Remember Tomorrow

All judgments are made from our own perspective, and to that degree they are limited. There is no such thing as a universal perspective short of Peirce’s idea of the agreement of the universal community of inquirers over the infinite long run. Apart from that we only have our own opinion, to the degree it is more or less informed by those who have come before, and are contemporaneous to, us.

I have been listening to Opeth’s early albums, and, though I have argued this before, I am struck once again by their profound continuity, despite all appearances in their later recordings.

Not only would I feel safe in saying no one would argue the place of their first three albums in their canon, I would extend it to the history of early death metal. So much so that one could argue their third, My Arms Your Hearse, marks a defining point in both their own history and that of the genre. The raw genius of Orchid and Morningrise coalesce into full manhood in My Arms. One does not need to wait until “Demons of the Fall” to realize he is listening to a band that knows precisely how and when to flex their might. The attentive ear gets this at four minutes and fourteen seconds into “When”.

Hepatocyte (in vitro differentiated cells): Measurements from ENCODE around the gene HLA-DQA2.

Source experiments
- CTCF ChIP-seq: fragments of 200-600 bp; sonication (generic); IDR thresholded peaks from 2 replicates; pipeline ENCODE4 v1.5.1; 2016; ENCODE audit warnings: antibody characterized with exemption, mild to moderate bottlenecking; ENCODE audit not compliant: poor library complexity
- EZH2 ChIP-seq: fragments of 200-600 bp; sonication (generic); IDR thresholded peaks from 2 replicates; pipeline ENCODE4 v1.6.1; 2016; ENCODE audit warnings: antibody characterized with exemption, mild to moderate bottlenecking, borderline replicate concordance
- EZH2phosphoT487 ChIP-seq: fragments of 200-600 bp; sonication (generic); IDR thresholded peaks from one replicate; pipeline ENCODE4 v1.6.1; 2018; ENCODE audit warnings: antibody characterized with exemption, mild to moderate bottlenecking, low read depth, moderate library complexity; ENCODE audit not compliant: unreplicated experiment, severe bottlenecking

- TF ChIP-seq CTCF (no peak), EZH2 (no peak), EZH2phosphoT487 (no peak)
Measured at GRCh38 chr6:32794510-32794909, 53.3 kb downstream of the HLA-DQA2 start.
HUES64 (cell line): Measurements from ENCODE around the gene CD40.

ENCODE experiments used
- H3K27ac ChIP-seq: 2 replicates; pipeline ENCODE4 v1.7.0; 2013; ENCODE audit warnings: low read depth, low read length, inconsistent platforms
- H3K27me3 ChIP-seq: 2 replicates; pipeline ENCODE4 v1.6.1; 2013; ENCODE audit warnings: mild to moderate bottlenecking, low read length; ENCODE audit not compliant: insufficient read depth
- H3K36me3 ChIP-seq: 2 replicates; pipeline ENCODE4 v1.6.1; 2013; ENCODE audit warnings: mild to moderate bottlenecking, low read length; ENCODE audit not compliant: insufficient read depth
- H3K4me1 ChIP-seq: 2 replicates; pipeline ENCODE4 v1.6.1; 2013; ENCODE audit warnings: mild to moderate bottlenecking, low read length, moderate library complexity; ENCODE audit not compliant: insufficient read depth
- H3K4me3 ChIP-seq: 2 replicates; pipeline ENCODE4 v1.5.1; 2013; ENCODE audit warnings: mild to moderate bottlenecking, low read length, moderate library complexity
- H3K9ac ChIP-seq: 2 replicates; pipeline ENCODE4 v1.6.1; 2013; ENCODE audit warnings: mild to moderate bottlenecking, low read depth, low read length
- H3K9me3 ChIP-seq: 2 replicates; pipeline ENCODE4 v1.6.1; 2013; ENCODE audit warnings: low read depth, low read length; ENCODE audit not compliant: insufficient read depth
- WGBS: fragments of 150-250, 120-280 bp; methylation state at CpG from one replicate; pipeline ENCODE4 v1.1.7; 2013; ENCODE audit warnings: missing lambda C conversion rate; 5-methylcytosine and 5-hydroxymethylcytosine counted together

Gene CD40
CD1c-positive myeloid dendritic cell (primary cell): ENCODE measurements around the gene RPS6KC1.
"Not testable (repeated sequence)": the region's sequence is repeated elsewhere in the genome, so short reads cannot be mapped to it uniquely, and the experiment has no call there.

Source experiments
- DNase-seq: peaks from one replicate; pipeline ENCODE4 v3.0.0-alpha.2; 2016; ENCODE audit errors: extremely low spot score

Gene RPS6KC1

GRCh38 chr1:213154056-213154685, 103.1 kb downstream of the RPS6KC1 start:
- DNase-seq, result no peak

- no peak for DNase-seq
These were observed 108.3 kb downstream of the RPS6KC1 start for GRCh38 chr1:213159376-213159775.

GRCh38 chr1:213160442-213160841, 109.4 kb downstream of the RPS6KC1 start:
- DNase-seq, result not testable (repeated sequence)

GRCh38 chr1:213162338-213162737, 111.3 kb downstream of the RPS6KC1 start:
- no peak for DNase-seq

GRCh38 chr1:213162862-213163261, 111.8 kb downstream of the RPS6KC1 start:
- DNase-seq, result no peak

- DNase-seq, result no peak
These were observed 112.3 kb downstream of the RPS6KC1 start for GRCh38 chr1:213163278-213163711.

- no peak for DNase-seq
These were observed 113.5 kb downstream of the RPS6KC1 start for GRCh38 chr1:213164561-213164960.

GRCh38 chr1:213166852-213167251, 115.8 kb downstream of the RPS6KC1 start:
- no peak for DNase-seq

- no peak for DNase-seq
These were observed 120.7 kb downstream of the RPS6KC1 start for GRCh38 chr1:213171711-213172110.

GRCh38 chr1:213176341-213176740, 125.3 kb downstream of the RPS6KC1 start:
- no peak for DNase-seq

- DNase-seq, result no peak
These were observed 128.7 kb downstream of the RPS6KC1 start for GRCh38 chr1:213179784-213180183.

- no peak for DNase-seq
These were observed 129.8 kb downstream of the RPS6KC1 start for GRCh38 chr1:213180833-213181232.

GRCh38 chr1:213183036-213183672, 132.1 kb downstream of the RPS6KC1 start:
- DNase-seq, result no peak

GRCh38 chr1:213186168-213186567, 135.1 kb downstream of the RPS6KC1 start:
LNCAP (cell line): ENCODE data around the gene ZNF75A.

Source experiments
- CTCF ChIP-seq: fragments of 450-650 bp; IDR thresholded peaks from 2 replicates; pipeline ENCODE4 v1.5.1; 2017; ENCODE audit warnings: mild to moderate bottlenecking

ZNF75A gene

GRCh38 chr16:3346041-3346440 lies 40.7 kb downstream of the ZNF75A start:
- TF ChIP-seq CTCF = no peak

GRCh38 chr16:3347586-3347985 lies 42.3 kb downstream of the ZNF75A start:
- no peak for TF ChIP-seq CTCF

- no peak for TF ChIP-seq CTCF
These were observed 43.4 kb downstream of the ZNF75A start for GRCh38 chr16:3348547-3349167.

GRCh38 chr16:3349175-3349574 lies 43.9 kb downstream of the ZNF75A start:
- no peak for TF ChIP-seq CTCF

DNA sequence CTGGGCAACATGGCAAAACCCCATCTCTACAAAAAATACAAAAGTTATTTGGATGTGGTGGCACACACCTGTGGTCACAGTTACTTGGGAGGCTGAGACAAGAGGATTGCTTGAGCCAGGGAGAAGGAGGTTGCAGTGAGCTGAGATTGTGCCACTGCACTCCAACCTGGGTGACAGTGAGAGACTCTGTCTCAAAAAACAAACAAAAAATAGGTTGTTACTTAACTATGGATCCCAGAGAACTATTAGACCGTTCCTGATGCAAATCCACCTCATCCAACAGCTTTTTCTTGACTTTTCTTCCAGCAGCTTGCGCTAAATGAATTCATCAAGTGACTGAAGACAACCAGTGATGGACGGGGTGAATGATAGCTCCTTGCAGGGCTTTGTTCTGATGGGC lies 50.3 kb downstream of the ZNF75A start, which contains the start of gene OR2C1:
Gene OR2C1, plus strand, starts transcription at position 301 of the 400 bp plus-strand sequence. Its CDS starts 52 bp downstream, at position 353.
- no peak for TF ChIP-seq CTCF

Yet it ends with a seeming anomaly. Even as amateur musicians we knew to open a set strong and end even stronger. So why do they close what is arguably one of their great, early albums with “Remember Tomorrow”? There is not a single track of their prior 24 (!) that remotely approach this sound. So much so that I cannot think of an instance—before or after this—in which Mikael Akerfeldt hits a falsetto note as high as “sky” at 1:53. Nothing about it fits.

Perhaps it points to something beyond. While they quickly established themselves as titans of early death metal they did so in a way that suggested a new direction, one simultaneously staked out in black metal by Ulver. Each band incorporated nuance, melody, harmony, sophistication and orchestration in a way unknown to their progenitors. Clearly there was something about “Remember Tomorrow” that they felt captured their maturity and power. Yet I would safely (for I guarantee no one would do this) readily give $100 to any Opeth fan who could name this as one of their authoritative, definitive tracks.

So could it be that, in the long run, despite all the objections of the purists, their trajectory was not as much of a surprise as the fundamentalists exasperatingly feel it be? Could it be that “Remember Tomorrow” leads quite logically to Sorceress?


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